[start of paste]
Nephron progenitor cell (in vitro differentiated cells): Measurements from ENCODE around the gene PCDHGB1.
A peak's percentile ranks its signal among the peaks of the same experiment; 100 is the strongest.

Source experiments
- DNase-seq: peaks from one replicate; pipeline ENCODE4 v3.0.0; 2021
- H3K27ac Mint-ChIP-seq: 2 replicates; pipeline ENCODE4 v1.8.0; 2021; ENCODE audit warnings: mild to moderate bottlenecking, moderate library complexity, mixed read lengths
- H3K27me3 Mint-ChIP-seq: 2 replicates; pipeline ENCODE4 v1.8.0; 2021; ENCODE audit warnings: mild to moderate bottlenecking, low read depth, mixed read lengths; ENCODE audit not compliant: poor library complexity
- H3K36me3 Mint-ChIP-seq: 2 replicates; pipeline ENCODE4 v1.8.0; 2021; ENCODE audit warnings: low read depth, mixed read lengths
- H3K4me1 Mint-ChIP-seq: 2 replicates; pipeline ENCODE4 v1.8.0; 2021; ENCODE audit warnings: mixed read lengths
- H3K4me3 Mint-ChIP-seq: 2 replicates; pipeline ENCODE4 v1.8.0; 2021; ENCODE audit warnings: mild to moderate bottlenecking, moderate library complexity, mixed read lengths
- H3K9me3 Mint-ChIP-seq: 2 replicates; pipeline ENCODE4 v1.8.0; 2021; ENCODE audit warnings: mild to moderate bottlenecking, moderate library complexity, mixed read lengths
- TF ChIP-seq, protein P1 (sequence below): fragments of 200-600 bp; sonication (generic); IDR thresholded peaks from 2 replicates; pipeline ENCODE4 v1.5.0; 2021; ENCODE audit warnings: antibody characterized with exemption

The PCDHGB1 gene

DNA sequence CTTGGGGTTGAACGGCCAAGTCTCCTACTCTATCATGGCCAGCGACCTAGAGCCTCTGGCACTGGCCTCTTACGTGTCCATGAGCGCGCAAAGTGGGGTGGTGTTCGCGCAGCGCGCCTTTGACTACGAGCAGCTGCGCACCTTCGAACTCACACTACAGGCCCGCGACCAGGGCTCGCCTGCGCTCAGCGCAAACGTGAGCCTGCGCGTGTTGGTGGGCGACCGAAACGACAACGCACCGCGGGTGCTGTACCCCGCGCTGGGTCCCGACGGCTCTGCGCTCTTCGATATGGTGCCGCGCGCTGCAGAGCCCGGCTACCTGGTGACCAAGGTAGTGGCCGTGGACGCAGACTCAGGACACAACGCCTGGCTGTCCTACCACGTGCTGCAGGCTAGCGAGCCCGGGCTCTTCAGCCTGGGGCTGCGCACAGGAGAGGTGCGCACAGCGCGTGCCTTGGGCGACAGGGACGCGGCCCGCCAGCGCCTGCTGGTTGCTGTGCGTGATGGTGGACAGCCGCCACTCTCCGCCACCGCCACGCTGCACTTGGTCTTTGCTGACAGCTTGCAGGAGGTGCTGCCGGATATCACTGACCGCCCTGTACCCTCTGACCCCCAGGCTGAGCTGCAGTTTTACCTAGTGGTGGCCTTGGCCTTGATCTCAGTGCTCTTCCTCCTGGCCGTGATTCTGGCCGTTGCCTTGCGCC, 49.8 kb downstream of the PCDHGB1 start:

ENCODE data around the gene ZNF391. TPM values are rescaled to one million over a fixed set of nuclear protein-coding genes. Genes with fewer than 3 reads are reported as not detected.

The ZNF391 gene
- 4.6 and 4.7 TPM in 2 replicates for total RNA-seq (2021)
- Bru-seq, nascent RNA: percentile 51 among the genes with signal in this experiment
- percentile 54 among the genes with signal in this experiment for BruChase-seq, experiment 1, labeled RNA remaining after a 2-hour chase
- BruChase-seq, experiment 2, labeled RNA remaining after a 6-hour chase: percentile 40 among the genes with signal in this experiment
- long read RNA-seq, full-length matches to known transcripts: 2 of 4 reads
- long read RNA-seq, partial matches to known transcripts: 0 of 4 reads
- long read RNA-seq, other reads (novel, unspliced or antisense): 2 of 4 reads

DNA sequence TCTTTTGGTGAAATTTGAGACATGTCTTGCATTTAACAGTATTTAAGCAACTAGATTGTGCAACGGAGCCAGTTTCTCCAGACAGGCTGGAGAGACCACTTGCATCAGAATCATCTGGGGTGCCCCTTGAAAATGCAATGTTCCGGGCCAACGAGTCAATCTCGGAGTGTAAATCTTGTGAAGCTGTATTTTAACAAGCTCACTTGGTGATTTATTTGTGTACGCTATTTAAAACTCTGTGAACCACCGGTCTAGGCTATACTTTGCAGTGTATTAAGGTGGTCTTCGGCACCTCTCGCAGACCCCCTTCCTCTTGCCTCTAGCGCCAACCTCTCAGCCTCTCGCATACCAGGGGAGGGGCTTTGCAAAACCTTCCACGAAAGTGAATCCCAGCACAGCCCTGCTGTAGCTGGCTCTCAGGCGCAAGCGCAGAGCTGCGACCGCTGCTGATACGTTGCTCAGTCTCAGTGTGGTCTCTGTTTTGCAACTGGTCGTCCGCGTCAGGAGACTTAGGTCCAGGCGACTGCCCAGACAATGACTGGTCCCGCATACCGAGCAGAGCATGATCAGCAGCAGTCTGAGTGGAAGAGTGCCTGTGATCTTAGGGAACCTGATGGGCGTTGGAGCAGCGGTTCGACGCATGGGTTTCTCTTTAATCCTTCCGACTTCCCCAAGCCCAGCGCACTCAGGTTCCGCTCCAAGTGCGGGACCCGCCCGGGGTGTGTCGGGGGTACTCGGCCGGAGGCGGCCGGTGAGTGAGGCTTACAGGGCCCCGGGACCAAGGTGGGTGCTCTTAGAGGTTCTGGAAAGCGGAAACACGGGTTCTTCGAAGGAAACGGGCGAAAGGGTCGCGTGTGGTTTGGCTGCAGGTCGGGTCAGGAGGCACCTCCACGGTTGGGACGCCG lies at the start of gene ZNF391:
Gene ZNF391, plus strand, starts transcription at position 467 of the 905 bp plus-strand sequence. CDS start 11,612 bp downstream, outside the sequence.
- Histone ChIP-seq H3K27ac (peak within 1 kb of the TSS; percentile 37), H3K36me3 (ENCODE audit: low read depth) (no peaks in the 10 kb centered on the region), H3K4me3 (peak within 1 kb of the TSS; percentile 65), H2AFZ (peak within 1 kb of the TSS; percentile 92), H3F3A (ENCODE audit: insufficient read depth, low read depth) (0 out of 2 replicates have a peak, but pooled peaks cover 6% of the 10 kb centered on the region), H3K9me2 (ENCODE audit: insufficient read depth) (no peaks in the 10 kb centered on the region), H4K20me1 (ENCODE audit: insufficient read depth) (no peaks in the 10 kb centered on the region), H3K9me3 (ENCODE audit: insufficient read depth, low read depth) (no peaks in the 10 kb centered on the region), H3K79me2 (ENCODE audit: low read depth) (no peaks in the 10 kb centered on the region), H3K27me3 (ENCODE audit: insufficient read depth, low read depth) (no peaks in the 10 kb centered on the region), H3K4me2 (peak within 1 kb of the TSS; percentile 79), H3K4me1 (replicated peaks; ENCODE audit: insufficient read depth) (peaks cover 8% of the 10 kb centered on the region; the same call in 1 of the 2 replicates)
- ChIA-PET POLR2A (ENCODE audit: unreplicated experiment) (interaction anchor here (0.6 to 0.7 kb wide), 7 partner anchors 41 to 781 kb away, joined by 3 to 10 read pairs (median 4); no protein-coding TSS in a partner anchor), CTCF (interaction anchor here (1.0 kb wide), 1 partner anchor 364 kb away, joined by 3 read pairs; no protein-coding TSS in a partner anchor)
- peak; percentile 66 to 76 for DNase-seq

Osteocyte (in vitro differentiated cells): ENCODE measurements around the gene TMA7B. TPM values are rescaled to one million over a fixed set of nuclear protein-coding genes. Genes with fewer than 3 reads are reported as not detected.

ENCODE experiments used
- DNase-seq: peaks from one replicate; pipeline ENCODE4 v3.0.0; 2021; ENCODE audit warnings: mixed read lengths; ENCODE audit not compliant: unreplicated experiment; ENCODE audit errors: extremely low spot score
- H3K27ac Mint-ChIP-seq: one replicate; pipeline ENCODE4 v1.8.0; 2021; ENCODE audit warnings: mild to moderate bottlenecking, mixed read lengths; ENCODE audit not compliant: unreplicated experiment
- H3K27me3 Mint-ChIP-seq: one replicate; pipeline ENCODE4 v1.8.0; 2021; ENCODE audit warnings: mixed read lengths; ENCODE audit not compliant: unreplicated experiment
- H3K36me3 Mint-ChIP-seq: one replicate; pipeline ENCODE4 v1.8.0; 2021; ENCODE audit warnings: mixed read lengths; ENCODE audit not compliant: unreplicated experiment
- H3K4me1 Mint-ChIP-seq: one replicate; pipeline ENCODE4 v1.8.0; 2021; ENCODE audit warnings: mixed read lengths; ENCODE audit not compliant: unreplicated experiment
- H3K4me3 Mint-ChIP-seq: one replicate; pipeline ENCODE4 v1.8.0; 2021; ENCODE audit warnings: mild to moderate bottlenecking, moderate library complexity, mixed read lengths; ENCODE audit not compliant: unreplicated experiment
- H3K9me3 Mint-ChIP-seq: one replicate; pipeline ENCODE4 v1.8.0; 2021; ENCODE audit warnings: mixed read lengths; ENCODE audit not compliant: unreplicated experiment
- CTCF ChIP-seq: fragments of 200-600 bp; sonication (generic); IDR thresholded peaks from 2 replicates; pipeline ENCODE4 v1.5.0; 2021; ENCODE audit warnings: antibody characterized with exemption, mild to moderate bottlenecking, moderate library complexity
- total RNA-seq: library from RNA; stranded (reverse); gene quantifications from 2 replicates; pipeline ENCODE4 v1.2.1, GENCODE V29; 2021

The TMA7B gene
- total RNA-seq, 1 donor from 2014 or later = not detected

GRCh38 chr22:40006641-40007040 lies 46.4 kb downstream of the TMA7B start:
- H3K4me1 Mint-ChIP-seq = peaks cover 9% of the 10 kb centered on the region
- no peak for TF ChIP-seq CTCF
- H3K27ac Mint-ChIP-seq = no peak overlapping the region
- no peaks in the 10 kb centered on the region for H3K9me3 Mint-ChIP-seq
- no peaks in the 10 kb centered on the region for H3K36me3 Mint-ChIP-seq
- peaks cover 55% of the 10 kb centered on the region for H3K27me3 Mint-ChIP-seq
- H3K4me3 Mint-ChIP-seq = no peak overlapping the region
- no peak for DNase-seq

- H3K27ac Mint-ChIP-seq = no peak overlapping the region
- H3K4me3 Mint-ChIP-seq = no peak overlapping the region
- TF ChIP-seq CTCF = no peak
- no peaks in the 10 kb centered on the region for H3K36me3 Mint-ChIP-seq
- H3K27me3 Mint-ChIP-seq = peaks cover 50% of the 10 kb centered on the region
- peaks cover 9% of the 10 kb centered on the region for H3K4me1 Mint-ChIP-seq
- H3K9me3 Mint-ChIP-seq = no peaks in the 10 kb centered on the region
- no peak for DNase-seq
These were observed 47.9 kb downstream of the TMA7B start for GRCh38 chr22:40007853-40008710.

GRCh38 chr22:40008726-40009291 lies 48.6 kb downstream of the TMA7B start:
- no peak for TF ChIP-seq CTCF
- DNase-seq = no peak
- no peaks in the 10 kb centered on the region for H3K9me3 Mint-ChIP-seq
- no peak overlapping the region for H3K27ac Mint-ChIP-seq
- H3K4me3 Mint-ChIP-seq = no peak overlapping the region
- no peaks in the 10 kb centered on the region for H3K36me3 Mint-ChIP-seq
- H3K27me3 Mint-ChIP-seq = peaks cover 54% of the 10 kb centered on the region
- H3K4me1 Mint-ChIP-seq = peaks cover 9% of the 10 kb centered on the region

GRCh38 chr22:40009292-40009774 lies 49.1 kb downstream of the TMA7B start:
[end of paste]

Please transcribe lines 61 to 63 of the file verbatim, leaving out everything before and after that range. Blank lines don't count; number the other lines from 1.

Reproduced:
- DNase-seq = no peak
- no peaks in the 10 kb centered on the region for H3K9me3 Mint-ChIP-seq
- no peak overlapping the region for H3K27ac Mint-ChIP-seq